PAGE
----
10:23 GMT +316 October 2019
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    NASA Preps Microgravity Experiments, Tiny Satellites in Space Station Payload

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    A resupply launch to ISS includes experiments to grow crystals and monitor genetic changes in microgravity, as well as small satellites to be placed in orbit.

    WASHINGTON (Sputnik) — A resupply launch to the International Space Station includes experiments to grow crystals and monitor genetic changes in microgravity, as well as small satellites to be placed in orbit, the National Aeronautics and Space Administration (NASA) announced in a press release on Wednesday.

    "The Orbital ATK Cygnus vehicle is slated to launch its seventh cargo resupply mission to the International Space Station (ISS) no earlier than March 27, 2017 onboard United Launch Alliance’s Atlas V vehicle, carrying more than 40 ISS US National Laboratory sponsored investigations," the release stated.

    The payload includes a miniature satellite to measure ice particles embedded in clouds and another satellite to take measurements that will help explain the origins of the Universe, the release explained.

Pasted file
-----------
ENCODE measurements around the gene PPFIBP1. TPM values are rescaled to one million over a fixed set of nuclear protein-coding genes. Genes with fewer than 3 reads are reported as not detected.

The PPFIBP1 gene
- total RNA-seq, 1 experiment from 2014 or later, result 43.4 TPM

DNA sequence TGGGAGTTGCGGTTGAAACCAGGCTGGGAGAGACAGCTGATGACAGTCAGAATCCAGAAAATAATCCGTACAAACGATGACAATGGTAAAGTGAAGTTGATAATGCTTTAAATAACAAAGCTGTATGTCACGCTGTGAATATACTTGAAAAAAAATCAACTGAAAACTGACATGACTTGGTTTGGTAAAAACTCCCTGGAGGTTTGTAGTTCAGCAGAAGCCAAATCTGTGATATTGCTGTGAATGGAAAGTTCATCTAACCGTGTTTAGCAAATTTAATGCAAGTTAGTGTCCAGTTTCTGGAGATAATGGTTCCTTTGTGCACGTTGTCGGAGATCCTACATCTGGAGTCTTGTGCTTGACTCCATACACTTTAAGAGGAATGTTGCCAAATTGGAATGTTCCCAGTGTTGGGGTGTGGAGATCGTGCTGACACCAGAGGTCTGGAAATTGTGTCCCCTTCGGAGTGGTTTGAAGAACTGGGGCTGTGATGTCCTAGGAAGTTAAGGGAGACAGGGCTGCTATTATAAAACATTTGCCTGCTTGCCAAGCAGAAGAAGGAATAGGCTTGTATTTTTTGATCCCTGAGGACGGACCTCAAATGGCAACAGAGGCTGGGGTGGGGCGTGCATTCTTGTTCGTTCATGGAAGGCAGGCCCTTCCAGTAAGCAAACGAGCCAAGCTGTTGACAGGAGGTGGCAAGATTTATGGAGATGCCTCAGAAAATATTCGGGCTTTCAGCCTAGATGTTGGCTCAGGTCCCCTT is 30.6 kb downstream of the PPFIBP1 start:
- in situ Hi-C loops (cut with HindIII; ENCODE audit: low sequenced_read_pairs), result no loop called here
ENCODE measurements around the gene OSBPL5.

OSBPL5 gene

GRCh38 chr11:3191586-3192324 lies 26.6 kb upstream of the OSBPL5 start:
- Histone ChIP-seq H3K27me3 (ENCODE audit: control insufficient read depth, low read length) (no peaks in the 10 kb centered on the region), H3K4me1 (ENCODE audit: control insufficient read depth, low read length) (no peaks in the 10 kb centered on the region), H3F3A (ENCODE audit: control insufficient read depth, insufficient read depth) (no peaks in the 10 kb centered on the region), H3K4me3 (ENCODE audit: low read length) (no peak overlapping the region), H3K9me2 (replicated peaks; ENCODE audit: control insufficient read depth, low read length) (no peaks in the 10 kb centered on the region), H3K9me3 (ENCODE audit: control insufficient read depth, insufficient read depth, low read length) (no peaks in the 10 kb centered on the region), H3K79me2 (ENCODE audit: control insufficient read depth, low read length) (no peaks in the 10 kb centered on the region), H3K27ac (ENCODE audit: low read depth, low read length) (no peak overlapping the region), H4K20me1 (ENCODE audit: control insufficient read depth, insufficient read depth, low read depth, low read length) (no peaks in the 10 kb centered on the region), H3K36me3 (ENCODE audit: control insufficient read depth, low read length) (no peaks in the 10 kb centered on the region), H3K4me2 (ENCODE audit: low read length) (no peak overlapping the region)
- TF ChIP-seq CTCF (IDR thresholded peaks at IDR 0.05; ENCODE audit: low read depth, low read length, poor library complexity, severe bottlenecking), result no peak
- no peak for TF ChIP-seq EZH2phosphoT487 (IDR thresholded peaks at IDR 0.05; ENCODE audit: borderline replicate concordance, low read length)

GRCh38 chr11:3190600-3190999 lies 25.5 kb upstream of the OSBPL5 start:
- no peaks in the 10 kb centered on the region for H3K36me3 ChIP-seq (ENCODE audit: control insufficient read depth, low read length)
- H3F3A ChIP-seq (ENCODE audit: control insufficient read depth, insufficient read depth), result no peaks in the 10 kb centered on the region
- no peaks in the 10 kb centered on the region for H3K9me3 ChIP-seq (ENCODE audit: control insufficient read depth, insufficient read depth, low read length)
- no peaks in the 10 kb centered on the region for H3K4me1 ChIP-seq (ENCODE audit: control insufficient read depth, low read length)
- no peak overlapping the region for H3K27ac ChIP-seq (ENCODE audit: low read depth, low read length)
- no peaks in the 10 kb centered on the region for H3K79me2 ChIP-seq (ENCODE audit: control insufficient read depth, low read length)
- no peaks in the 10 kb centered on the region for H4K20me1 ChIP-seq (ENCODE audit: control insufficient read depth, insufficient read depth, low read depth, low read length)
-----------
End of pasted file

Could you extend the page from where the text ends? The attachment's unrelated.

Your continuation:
The payload also includes several experiments to test crystal growth and biological impacts of microgravity, including the impact of space flight on human DNA, the release noted.

    The DNA experiment will examine the impact of microgravity on telomeres, the protective caps of chromosomes. Space related changes in telomeres have been linked to an elevated risk of heart disease and some cancers in astronauts, according to the release.

    The spacecraft made by the private aerospace company Orbital ATK will be lifted into orbit by an Atlas V rocket, which uses Russian made RD-180 engines to power the first of the rocket’s two stages.

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    Tags:
    experiment, gravity, International Space Station (ISS), NASA
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